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Atheism Versus Humanism: Ideological Tensions and Identity Dynamics

Part of the Boundaries of Religious Freedom: Regulating Religion in Diverse Societies book series (BOREFRRERE,volume 2)

Abstract

LeDrew uses a comparative approach to highlight the different ways in which atheist group identity is being expressed. LeDrew begins with a historiography of two branches of atheism: scientific atheism and humanistic atheism. He describes scientific atheism as originating in Enlightenment-era rationalism and the natural scientists, explaining that scientific atheists see religion in terms of its explanative function. Humanistic atheism, on the other hand, derives from the social sciences and humanistic atheists understand religion as a social phenomenon. LeDrew explores how these two ways of understanding the nature of religion contributes to tensions between and within groups of atheists and humanists, particularly with respect to the desired goals of social movement activism.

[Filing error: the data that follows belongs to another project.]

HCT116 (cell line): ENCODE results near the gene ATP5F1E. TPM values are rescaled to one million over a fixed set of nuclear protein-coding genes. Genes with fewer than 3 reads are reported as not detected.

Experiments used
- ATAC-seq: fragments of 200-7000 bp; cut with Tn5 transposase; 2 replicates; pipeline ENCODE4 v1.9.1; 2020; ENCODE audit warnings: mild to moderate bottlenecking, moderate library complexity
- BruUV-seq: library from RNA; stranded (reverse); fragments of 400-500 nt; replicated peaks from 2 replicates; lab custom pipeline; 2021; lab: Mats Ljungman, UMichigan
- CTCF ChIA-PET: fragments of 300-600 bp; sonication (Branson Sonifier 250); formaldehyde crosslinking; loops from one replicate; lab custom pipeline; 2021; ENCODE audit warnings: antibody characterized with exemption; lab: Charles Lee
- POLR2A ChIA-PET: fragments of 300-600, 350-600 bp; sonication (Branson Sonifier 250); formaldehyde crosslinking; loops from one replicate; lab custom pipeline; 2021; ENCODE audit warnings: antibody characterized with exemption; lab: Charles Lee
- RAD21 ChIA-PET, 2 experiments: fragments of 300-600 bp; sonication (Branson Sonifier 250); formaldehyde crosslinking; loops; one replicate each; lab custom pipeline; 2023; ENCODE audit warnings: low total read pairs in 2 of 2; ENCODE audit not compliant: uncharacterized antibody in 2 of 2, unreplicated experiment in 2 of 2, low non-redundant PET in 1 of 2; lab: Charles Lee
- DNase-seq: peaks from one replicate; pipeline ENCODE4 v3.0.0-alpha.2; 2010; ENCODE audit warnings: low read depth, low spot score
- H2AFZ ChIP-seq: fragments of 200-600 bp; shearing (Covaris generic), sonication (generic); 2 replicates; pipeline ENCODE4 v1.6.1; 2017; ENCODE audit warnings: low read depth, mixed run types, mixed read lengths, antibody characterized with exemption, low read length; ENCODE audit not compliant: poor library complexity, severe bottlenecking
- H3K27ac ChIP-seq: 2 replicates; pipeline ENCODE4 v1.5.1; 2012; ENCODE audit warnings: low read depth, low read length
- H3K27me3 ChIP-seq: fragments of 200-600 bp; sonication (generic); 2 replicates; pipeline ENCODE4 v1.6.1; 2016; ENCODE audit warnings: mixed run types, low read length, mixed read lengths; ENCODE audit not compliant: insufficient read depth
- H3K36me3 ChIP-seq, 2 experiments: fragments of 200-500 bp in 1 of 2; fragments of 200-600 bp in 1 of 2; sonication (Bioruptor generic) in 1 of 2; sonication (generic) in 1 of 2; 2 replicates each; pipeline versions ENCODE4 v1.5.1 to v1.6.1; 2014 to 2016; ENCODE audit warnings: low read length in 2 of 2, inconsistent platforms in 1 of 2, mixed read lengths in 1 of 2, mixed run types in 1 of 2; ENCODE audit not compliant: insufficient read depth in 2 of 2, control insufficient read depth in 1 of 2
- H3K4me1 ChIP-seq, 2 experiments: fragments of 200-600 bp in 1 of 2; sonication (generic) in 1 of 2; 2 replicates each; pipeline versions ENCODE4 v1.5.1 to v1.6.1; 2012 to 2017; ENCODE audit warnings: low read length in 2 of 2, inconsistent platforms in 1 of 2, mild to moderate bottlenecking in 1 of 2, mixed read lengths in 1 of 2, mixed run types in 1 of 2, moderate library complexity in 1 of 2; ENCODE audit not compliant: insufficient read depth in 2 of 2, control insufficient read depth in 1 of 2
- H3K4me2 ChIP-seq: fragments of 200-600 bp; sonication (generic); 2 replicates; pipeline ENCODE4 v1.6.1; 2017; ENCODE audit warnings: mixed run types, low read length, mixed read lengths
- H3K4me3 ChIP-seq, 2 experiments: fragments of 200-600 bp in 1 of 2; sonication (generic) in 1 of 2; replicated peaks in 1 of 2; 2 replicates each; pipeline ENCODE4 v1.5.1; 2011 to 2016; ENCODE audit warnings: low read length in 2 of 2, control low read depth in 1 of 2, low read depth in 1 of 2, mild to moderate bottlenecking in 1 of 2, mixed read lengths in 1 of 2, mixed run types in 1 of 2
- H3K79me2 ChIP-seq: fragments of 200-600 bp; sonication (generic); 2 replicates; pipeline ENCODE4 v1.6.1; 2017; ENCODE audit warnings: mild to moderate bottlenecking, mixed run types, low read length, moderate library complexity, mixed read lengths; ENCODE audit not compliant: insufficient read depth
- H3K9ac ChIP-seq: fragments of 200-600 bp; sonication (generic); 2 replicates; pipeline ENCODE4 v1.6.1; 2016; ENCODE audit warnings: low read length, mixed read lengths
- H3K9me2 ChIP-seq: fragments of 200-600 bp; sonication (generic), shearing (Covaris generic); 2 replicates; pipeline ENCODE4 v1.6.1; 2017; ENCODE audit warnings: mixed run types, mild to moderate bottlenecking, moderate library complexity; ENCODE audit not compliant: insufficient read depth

Keywords

  • Social Justice
  • Minority Identity
  • Free Inquiry
  • Movement Discourse
  • Ideological Tension

These keywords were added by machine and not by the authors. This process is experimental and the keywords may be updated as the learning algorithm improves.

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Notes

  1. 1.

    Streaming video of many of the conference sessions, including this one, can be viewed at http://www.secularhumanism.org/laconference/live.html, which serves as the reference for all of my discussion of this debate. Edited versions of the four presentations were published in the June/July 2011 issue of Free Inquiry (vol. 31 no. 4).

  2. 2.

    Atheism+ was originally conceived by Jen McCreight, author of the blog Blag Hag (http://freethoughtblogs.com/blaghag), which is hosted on the Freethought Blogs network headed by PZ Myers.

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LeDrew, S. (2015). Atheism Versus Humanism: Ideological Tensions and Identity Dynamics. In: G. Beaman, L., Tomlins, S. (eds) Atheist Identities - Spaces and Social Contexts. Boundaries of Religious Freedom: Regulating Religion in Diverse Societies, vol 2. Springer, Cham. https://doi.org/10.1007/978-3-319-09602-5_4

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